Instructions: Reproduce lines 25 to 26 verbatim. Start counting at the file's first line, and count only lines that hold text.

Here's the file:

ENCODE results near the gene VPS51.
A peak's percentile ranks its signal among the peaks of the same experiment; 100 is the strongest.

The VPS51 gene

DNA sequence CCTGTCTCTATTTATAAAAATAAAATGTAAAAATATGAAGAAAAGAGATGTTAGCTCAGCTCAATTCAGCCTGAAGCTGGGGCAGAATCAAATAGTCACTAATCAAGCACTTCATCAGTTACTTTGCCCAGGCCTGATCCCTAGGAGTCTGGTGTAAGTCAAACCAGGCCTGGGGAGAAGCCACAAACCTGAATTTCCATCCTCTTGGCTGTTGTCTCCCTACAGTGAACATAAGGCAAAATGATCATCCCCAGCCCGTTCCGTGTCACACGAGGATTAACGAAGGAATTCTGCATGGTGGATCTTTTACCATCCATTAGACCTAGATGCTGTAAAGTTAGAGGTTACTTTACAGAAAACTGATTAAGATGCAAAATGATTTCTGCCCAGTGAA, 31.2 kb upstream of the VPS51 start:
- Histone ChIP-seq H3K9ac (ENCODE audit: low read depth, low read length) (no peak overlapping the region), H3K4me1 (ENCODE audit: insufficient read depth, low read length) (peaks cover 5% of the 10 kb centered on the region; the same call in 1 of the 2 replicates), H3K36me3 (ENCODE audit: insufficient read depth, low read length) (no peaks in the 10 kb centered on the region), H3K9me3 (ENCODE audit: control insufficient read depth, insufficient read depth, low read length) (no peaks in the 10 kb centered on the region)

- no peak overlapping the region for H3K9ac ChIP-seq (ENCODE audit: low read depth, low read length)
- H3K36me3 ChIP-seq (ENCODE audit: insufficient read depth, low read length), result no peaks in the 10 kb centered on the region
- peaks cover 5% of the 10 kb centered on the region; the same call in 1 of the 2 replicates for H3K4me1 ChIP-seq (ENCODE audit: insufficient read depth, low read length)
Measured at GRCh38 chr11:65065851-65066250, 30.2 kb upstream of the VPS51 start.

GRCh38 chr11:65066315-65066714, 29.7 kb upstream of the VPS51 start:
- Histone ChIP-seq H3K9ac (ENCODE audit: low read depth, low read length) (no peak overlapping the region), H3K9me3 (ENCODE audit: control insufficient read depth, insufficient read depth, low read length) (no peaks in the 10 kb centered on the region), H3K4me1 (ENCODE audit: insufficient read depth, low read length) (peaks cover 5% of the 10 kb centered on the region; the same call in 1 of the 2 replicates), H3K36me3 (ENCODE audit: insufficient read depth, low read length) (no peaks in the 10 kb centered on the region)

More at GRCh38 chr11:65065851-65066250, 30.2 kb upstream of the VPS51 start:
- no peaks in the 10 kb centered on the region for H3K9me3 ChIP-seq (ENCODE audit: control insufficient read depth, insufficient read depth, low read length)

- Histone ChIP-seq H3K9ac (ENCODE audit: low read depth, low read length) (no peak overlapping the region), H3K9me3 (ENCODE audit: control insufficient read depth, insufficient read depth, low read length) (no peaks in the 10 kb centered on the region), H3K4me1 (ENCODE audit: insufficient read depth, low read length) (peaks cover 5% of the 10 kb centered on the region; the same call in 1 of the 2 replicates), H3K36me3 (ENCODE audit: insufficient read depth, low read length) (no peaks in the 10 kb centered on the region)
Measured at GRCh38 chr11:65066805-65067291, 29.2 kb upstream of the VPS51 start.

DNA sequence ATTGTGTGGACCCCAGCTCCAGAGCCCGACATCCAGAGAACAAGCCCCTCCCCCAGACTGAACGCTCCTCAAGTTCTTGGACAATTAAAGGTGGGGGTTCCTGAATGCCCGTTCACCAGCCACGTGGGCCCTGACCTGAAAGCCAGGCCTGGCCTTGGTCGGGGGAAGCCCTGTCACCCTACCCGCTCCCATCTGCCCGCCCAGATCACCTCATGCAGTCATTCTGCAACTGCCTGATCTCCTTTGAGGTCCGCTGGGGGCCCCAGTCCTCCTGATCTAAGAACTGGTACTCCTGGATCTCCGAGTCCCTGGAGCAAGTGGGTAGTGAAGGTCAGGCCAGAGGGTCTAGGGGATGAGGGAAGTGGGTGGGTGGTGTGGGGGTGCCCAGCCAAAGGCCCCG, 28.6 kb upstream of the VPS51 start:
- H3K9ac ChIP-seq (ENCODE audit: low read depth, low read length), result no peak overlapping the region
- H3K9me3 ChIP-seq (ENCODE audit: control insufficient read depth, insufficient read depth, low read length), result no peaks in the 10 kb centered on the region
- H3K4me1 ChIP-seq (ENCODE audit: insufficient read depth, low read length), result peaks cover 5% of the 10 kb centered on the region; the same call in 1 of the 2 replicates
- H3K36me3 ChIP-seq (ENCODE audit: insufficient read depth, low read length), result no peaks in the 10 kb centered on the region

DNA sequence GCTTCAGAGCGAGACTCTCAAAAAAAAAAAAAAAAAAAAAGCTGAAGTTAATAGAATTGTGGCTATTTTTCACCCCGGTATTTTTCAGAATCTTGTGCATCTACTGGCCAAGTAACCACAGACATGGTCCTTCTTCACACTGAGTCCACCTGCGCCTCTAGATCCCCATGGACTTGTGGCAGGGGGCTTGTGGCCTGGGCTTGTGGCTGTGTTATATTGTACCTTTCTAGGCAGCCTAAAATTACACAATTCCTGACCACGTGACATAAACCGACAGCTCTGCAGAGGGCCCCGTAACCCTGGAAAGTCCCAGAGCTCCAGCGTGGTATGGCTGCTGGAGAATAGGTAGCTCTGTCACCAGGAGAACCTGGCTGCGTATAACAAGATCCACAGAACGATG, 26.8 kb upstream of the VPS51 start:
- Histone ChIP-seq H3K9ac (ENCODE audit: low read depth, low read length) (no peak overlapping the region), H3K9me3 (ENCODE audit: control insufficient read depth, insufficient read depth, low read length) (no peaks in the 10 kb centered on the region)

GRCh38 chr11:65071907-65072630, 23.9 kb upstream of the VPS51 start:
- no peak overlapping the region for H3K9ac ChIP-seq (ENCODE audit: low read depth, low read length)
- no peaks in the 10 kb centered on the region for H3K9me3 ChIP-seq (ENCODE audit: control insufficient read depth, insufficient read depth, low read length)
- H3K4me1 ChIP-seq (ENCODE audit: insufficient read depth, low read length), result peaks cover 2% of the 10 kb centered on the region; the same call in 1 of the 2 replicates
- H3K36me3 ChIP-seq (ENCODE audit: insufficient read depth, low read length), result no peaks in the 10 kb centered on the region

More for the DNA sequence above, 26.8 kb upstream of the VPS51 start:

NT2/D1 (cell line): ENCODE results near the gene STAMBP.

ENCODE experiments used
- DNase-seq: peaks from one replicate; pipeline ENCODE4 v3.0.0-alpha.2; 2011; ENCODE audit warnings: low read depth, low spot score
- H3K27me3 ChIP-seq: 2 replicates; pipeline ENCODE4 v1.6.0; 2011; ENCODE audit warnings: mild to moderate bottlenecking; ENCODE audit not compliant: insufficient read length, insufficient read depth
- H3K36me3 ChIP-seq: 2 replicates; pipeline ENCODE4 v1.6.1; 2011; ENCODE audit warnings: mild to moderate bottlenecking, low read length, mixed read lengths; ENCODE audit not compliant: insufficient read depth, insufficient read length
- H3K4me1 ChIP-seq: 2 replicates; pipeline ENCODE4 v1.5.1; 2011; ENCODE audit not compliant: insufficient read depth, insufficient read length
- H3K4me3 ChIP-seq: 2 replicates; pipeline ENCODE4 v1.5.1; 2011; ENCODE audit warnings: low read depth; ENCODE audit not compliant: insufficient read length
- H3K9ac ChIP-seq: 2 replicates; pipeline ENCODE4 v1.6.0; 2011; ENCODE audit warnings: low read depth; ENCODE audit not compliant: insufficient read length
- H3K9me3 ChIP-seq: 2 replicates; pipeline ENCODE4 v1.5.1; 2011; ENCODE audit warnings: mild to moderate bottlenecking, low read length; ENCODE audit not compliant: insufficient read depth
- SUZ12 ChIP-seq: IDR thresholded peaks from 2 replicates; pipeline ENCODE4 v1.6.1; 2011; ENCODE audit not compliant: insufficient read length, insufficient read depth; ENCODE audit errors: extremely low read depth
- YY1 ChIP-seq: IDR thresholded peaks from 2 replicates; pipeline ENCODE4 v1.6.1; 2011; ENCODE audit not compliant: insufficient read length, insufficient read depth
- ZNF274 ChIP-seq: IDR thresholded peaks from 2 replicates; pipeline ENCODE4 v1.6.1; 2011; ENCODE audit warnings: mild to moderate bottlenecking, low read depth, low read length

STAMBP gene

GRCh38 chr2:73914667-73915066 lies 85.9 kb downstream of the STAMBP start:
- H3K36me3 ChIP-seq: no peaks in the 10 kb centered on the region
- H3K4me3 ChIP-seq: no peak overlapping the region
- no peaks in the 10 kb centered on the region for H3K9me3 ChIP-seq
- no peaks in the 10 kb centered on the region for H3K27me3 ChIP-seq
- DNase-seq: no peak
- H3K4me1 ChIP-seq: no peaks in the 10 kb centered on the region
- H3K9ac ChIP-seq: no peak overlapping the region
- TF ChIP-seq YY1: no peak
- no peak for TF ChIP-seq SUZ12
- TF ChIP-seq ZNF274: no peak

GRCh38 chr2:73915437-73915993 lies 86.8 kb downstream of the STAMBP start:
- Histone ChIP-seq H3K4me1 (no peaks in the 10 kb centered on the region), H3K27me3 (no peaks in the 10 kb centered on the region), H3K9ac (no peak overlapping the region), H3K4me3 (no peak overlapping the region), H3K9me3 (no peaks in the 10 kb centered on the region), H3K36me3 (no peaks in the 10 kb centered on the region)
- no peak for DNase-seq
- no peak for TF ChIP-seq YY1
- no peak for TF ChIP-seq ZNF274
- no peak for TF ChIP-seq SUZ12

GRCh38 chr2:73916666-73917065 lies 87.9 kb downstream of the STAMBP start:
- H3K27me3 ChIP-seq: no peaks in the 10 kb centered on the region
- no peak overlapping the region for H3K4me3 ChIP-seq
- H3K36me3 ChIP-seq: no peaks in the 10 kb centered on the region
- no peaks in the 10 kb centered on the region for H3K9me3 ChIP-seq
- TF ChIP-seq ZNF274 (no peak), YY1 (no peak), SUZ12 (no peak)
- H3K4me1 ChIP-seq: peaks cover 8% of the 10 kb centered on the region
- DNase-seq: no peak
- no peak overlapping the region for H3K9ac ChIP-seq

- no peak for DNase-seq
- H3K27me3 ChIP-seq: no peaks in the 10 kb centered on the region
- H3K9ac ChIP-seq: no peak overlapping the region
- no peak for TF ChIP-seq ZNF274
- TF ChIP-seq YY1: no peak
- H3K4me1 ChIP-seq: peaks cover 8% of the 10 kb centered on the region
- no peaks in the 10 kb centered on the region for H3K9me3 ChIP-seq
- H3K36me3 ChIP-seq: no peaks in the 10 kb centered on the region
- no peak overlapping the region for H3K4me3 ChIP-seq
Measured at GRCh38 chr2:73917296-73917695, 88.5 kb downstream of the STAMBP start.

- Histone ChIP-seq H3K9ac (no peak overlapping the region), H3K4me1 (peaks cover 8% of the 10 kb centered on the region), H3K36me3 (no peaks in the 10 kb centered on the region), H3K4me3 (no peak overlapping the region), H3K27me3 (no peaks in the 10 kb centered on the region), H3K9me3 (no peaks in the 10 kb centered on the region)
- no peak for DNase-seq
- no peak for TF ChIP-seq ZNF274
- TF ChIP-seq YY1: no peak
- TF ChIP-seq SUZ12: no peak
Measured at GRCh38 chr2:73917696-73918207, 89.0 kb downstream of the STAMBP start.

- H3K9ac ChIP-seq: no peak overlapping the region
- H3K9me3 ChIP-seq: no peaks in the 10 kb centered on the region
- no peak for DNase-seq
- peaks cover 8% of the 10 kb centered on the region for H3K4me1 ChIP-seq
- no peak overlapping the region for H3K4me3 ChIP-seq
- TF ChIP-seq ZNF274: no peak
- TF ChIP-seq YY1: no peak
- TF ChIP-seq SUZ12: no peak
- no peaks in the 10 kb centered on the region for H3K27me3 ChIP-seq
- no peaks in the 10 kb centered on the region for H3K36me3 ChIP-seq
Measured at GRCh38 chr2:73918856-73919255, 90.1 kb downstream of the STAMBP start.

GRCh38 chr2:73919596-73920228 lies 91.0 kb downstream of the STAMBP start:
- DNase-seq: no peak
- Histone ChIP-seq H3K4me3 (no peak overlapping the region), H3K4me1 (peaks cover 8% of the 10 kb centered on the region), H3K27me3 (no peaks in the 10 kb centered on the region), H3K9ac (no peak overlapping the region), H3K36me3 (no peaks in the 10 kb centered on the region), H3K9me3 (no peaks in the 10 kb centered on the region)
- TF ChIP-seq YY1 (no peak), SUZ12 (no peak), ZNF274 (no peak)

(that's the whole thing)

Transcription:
- no peaks in the 10 kb centered on the region for H3K9me3 ChIP-seq (ENCODE audit: control insufficient read depth, insufficient read depth, low read length)
- H3K4me1 ChIP-seq (ENCODE audit: insufficient read depth, low read length), result peaks cover 2% of the 10 kb centered on the region; the same call in 1 of the 2 replicates